An Introduction to Meat Goat Breeds

boerkidwikiPDMeat goat breeds are often seen as being Boer and Boer cross. While it is true that any goat can be used for meat, just as beef cattle are heavier muscled than dairy so it is with goats. This puts more pounds in the freezer for the space and resources used.

Often misspelled as boar or bore, the Boer is a South African breed that is a powerful, stocky, meaty goat. They typically have large horns on the bucks with smaller horns on the does. The Boer was introduced and initially brought incredibly high prices with $30,000 or more not uncommon. They were crossed with Spanish and Nubian goats largely due to availability and the high cost of Boers made it impractical to sell them for meat. When the market crashed many found themselves with expensive Boers that no longer held the value.

The initial Boers were white with red heads although sometimes black or tan were seen in crossbreds. So dominant has the Boer been that anything carrying Boer markings was priced higher. They have a high growth rate but some became disappointed in the Boer as to finish well it was said they had to be feedlot fed’. The most disappointed were the people who believed goats “eat anything”, bought expensive animals and turned them into barbed wire areas with scrub brush that offered little to no nutritional value.

The Myotonic goat is smaller and has several names including Tennessee fainting goat, wooden leg and stiff legged goats. This breed has a high meat to bone dressing percentage and can make a good outcross for other breeds. The unique trait of these goats is their “faint” which despite appearances is not fainting or seizures nor is it painful. The muscles will stiffen and the goat often falls down, particularly when startled or scared. These goats absolutely MUST have tight fences as they are helpless in a predator attack. They are aware of what is going on but cannot run. Owners must make sure especially with this breed there is proper protection.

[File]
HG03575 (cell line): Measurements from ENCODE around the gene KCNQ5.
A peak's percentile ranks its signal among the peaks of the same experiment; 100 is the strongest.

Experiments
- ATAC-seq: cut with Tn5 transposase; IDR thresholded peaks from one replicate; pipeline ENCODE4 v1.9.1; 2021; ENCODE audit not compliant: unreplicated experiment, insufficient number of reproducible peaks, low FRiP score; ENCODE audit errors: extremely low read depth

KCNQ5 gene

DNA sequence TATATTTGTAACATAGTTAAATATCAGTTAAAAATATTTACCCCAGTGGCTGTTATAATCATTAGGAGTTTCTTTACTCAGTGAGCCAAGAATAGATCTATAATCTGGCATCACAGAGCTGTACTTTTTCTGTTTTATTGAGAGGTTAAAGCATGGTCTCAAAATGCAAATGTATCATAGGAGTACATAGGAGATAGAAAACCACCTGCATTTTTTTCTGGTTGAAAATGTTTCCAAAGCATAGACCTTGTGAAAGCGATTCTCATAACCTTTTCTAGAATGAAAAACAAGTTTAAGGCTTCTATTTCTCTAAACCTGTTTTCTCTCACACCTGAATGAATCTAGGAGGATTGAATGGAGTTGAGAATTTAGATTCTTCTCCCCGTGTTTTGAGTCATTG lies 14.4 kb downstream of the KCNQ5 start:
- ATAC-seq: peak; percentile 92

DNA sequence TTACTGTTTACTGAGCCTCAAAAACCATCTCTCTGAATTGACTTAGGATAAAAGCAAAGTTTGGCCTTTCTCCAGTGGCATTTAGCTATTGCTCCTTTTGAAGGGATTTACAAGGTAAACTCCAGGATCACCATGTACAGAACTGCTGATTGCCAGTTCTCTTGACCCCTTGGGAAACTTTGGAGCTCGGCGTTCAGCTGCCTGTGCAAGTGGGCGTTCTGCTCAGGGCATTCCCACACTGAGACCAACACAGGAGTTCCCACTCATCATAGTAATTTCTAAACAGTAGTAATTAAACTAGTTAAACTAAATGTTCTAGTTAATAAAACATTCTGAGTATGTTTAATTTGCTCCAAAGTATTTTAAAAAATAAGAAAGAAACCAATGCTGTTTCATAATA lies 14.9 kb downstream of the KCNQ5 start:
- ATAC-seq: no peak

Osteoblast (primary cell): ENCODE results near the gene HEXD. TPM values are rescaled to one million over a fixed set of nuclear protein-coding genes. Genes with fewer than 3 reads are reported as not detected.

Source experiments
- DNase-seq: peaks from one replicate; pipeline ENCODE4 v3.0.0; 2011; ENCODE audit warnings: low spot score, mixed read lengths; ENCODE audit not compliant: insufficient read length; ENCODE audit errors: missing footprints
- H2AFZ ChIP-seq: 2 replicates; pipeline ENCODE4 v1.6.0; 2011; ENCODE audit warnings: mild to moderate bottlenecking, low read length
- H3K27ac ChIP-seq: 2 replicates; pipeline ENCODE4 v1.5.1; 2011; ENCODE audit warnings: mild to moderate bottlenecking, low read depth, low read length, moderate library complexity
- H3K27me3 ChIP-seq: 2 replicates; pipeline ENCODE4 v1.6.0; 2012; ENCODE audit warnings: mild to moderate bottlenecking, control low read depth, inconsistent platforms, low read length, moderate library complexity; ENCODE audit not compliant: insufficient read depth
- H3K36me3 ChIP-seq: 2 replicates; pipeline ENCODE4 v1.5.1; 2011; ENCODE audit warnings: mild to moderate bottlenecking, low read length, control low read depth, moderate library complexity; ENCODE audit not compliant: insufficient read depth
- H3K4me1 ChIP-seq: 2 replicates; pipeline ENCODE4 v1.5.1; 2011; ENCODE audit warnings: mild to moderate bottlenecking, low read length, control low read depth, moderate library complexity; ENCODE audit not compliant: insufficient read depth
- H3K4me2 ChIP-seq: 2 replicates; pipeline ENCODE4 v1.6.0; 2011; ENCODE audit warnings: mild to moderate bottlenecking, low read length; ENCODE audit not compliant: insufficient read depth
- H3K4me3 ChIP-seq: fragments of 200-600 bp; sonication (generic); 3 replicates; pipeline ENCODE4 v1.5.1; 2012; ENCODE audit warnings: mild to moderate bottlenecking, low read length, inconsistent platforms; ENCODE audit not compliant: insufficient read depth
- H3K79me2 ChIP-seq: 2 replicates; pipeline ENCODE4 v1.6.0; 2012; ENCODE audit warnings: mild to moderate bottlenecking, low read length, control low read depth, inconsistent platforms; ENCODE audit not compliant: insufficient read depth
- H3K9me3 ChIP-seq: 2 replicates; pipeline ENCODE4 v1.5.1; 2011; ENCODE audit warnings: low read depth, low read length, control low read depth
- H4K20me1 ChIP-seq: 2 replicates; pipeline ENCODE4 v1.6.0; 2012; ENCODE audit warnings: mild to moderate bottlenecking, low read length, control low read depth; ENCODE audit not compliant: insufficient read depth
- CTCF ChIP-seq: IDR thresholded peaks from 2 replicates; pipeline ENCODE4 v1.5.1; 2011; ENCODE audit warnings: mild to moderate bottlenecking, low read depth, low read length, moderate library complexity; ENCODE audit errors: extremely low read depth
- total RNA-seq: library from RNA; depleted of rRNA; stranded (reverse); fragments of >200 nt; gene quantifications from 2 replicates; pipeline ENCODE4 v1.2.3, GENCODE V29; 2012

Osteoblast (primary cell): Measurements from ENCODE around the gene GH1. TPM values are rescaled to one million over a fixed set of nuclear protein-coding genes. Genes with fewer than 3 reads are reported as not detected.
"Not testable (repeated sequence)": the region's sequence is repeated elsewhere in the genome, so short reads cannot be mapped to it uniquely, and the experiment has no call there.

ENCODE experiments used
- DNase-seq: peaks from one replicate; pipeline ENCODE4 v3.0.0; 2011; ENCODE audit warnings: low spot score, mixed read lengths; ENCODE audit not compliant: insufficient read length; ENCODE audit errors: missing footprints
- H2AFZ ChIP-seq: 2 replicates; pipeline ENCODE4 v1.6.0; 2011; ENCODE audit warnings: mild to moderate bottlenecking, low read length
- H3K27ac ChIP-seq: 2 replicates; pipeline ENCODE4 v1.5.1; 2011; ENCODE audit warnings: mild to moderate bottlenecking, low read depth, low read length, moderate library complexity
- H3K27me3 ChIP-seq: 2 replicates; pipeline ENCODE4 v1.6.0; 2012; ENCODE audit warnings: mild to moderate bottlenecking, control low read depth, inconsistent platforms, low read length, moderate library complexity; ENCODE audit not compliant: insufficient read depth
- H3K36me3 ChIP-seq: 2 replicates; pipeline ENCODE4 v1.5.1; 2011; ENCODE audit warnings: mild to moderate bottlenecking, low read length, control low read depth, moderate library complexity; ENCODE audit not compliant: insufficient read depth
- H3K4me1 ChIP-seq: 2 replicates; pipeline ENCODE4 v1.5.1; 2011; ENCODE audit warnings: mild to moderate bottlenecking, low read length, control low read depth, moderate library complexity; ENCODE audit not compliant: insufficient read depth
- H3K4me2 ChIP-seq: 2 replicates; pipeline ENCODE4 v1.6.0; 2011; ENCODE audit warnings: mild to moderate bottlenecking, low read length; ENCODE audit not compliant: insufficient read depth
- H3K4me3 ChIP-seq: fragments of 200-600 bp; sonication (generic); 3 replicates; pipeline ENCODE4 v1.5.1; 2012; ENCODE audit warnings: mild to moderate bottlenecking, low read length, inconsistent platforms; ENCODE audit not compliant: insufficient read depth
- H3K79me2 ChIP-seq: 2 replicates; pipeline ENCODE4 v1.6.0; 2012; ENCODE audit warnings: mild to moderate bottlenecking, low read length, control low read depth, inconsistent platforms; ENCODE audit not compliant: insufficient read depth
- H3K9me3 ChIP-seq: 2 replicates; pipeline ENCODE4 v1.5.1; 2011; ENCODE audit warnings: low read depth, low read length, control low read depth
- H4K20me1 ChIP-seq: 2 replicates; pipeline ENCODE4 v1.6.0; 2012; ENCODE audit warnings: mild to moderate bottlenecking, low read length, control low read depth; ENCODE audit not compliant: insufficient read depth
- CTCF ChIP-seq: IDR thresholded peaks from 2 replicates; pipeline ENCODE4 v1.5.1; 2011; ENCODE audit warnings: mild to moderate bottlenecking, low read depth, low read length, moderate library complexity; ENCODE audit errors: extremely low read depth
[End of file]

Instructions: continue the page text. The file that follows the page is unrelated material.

The Kiko has also gained favor among many as a more efficient grazer than the Boer. The Kiko is a New Zealand meat breed developed from native feral goats using Anglo-Nubian, Toggenburg and Saanen bucks then selective breeding to produce a meaty, solid and deep bodied goat with plenty of muscling. The horns of the Kiko are different from a typical Boer and the Kiko excels under natural conditions. Like the Boer the Kiko has a breed registry to maintain purebred meat goat lines.

The Kiko Boer cross has found favor with some meat goat producers. Still others have selected heavier muscled dairy animals such as some producers in California in the mid 1990s with working towards establishing a Santa Teresa goat. Using largely Alpine and LaMancha these goats were slated as a dual purpose, milking a good amount but also producing weathers that finished out at heavy weights. Indeed at one carcass show the Santa Teresa easily won the class over all the Boer crosses with simply more meat over shoulders, hindquarters, ribs and top.

The best breed of meat goat depends on your situation. Like most animals the goat can benefit from crossbreeding commercially to increase the frame and function. Buck kids slated for finishing for meat should be castrated for reasons of meat quality, although some ethnic customers require only buck kids be consumed so your methods depend on your market.

No matter what breed or combination of breeds that you use good genetics, good feed, good fences and good management will product the best meat goats.

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